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The Internet Archive Part 1 - The Wayback Machine

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This week we'll explore the Internet Archive, a modern-day cabinet of wonders-slash-library that hosts tons of educational (and fun) materials online. First stop: The Wayback Machine.

Ever wondered what a web site looked like ten years ago? The Wayback Machine likely has the answer. This service of the Internet Archive started in 1996, actively archiving large chunks of the web. While it hasn't indexed every web site out there, it has gotten quite a few.

Let's take a case study -- mentalfloss.com! The domain first appears in the Wayback archive on August 12, 2002 - advertising Issue 4 of the magazine and sporting a minimalist design. By September 24, 2002 the site had been fleshed out with more sections, though unfortunately not all the images have been cached by the Wayback Machine -- so it's hard to tell what most of the page looked like. By the end of 2003, the site was highly developed, with a Store, Quiz/Fact Library, Email Newsletter, and lots more. Interesting, eh?

There are many other fun examples: CNN.com in June of 2000 - then-President Clinton looking forward to a Democratic victory in the election, Apple.com in October 1996 - advertising a new 117MHz PowerBook and a 28.8Kbps modem, Microsoft.com in October 1996 - touting Windows 95 and Windows NT, and Enron in November 1999 - with the slogan "Endless possibilities."

The Wayback Machine boasts 85 billion archived pages since 1996, stored in an enormous server room. See also: the Wayback Machine FAQ, Web Collaborations with the Smithsonian and the Library of Congress, and Archive-It.org. Tomorrow: more fantastic stuff from the Internet Archive!

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Carol Munro // Flickr, CC BY-NC 2.0
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technology
The End Is Near for Microsoft Paint
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Carol Munro // Flickr, CC BY-NC 2.0

Microsoft Paint is one of the few programs that has come standard in every Windows operating system since the tech company was founded. Now, after a 32-year run, The Telegraph reports that MS Paint is set to be discontinued.

When the program was introduced as part of Windows 1.0 in 1985, MS Paint allowed users to sketch doodles with their cursor on a blank canvas. The low-tech concept hasn’t evolved much since then, but MS Paint still maintains a loyal fan base, attracting 100 million users a month in 2016. Now, those artists will have to go elsewhere to create their digital masterpieces: In its recent announcement of the Windows 10 Fall Creators Update, Microsoft listed Paint as a “deprecated” app, which means the company will no longer support it and it will probably disappear from future Windows versions.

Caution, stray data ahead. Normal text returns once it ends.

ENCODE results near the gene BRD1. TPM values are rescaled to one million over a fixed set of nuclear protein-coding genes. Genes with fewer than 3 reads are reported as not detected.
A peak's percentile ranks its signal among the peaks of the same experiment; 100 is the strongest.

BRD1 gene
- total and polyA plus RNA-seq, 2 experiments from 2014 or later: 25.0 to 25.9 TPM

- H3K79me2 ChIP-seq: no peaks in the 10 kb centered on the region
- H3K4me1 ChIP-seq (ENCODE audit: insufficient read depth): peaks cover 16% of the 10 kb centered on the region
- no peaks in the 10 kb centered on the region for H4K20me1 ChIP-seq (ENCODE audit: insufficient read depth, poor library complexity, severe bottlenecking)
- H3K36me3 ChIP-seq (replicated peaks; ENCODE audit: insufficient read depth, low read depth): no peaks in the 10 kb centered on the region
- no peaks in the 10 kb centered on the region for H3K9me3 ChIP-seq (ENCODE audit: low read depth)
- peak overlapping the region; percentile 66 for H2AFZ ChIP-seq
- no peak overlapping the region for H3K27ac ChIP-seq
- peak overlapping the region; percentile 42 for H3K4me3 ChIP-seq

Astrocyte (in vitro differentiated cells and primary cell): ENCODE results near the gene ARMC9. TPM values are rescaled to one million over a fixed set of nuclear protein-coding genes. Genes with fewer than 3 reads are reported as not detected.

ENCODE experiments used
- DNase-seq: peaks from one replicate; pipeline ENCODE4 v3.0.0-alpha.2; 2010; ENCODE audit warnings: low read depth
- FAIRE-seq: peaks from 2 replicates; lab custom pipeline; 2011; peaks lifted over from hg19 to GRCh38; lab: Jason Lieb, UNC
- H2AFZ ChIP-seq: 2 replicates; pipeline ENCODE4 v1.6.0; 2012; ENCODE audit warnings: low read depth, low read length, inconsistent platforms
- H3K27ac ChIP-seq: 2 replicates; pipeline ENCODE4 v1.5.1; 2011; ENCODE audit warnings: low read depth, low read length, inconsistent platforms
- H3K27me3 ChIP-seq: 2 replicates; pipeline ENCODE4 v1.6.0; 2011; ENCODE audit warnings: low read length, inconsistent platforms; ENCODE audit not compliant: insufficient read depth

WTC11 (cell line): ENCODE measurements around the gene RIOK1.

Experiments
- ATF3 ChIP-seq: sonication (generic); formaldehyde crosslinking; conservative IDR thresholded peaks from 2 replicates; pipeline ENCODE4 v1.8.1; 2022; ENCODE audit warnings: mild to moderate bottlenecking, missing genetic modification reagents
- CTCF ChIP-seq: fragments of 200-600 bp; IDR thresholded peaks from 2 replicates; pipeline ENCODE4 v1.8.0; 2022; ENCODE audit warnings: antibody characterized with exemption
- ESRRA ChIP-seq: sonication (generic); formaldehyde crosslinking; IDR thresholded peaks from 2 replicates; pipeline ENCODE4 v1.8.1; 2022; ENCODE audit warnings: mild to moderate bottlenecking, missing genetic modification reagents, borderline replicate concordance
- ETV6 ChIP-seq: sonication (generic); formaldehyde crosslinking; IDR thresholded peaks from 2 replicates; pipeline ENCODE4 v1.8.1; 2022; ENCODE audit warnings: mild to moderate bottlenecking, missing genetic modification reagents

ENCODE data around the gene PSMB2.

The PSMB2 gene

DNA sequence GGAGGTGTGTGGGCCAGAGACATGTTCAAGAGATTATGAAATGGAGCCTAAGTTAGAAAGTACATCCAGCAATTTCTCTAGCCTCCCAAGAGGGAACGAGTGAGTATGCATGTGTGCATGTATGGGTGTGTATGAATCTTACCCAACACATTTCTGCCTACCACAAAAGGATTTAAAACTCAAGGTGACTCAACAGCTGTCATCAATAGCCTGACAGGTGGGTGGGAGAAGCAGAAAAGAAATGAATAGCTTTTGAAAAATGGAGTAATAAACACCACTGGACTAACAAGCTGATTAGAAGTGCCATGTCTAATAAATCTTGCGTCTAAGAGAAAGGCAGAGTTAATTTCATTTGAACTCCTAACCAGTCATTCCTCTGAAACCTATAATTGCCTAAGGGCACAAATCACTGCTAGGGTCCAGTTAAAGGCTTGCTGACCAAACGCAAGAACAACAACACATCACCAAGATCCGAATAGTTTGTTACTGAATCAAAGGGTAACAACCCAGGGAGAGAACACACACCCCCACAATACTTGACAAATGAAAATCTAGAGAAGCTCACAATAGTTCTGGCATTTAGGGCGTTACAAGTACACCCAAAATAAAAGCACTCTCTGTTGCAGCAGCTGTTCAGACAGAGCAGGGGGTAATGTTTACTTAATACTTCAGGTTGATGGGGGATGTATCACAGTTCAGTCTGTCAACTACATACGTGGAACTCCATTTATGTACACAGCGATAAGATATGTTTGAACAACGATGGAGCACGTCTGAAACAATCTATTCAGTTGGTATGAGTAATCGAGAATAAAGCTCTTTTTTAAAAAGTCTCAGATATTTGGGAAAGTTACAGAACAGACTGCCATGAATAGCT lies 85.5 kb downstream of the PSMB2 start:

In place of Paint, Microsoft is launching a more advanced art-making app called Paint 3D. Like the original program, Paint 3D allows users to create quick drawings using digital pens and paintbrushes. But the new feature is geared more toward creating 3D art, something that was never offered in MS Paint.

When the Fall Creators update comes out in September, it may mark the end of an era for Windows users. But don’t count on MS Paint being out of the game for good—Microsoft has been known to revive classic features, as was the case with Clip Art in 2016.

[h/t The Telegraph]

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Internet Archive // Sketch the Cow
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Play the Sneakers Computer Press Kit from 1992
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Internet Archive // Sketch the Cow

In September 1992, the computer hacking movie Sneakers hit theaters. To correspond with its launch, members of the press received a floppy disk containing a mysterious DOS program that, when launched, asked for a password. Once the reporters "hacked" their way in, they found the Sneakers Computer Press Kit. Thanks to the Internet Archive, you can play at being the film press of 1992.

It's hard to characterize exactly what this electronic press kit is. Is it a game? Sort of. It's essentially a very gentle computer hacking simulator, in which the "hacking" consists entirely of guessing passwords (complete with helpful prompts from the program itself), and the payload you discover is silly stuff like mini-biographies of Robert Redford, Dan Aykroyd, and Sidney Poitier. Still, it's a good match for the film itself, which helped set the template for Hollywood depictions of computer hacking.

A paper folder lies open on a wooden floor, with a black floppy disk on top. The folder is labeled SNEAKERS in giant red letters, as is the floppy. Inside the folder is printed material. On the right flap of the folder are instructions on how to load it.
Inside the Sneakers Computer Press Kit's paper folder. (The right flap contains installation instructions, along with a note that the studio will FedEx printed material if the user doesn't have access to a printer.)
Internet Archive // Sketch the Cow

Always remember: "My voice is my passport. Verify me." Now, get cracking on this press kit and don't be flummoxed—if you can't figure out a password right away, just wait a moment.

(Incidentally, Sneakers did also include printed materials for the press, in case they lacked a computer and/or the patience to deal with this approach. But who in the world would look at that, when they could play with this? There's also a method in the Computer Press Kit that allows the user to print out more detailed materials—provided they have a printer, and it's attached to a particular printer port on the computer.)

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